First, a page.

This poem is taken from Shakespeare’s famous play ” The Tempest”. It is a song sang by the spirit Arial to Ferdinand, the prince of Naples, who thinks his father is drowned. Arial says to Ferdinand that his father lies thirty feet below the surface of the sea. His body has undergone a great change. It has changed to something beautiful and strange. The bones have changed into coral. His eyes have been changed into pearls. Every part of his body has changed to something permanent and beautiful which is never going to change or fade like the body of flesh and bones. And the sea nymphs ring the death bell every hour. Arial says that he can hear ding-dong bell even there.
In this short musical poem, the poet has expressed his view on life after death. He believes that death is an entrance into permanent spiritual life which is more beautiful than the physical existence. Thus death is not the end of life but the beginning.
Important questions and answers:
1. Is death meaningful in this poem?
Ans: Yes, the death is meaningful in this poem because every part of the dead body of the King has been changed into something strange. His bones have changed into coral. His eyes have been changed into pearls. Every part of his body has changed to something permanent and beautiful which is never going to change or fade like the body of flesh and bones. Nothing is decayed and damaged. Even the sea nymphs welcome him ringing the death bell every hour.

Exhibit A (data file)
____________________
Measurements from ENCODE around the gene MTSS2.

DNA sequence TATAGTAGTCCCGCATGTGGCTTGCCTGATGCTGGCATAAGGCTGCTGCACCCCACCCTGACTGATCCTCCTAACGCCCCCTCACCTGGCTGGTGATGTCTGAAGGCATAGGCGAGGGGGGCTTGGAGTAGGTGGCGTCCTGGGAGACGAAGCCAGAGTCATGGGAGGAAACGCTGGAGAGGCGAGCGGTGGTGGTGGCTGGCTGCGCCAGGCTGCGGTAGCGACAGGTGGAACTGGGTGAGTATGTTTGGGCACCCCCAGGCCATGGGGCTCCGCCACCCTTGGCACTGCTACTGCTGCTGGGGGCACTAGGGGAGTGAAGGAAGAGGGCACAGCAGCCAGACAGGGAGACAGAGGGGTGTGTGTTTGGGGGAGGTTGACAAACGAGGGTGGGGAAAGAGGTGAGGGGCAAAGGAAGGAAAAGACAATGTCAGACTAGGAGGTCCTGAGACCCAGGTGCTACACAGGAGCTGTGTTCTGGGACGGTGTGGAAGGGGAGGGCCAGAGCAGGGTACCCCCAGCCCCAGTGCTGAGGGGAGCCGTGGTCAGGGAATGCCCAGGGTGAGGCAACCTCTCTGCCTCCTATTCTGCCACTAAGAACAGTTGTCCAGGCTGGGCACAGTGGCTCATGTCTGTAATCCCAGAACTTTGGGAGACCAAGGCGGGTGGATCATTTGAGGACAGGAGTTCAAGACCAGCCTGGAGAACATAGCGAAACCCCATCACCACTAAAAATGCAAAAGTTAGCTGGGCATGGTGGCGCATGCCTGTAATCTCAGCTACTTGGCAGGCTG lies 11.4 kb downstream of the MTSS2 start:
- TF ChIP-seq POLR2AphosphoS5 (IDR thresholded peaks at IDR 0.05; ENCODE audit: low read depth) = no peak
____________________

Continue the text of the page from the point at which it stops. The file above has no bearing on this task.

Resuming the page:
2. Explain the significance of Ding-Dong in the poem.
Ans: Ariel sings this song to give sympathy to Ferdinand about his death. He says that the death is not meaningless. He is welcomed by sea nymphs ringing the death bell every hours. The word “Ding-Dong” signifies the sound of bell. It also represents the repetition of the information of the death.
3. Do you think the poem is musical? What makes the poem musical?
Ans: Yes, the poem is musical. The musicality is given by the figure of speech like onomatopoeia, alliteration and assonance used in the poem. In the First line of the poem ‘f’ sound is repeated – ‘full fathom five thy father lies‘. This repetition of a consonant sound is alliteration. In the same time the vowel sound ‘i’ is repeated in ‘thy’ & ‘lies’. This repetition of a vowel sound is called assonance. The sound ‘Ding-Dong’ refers to the bell which produces this sound. It gives the sound like the ringing of the bells. This is an example of onomatopoeia. All these sounds give a musical effect to the poem.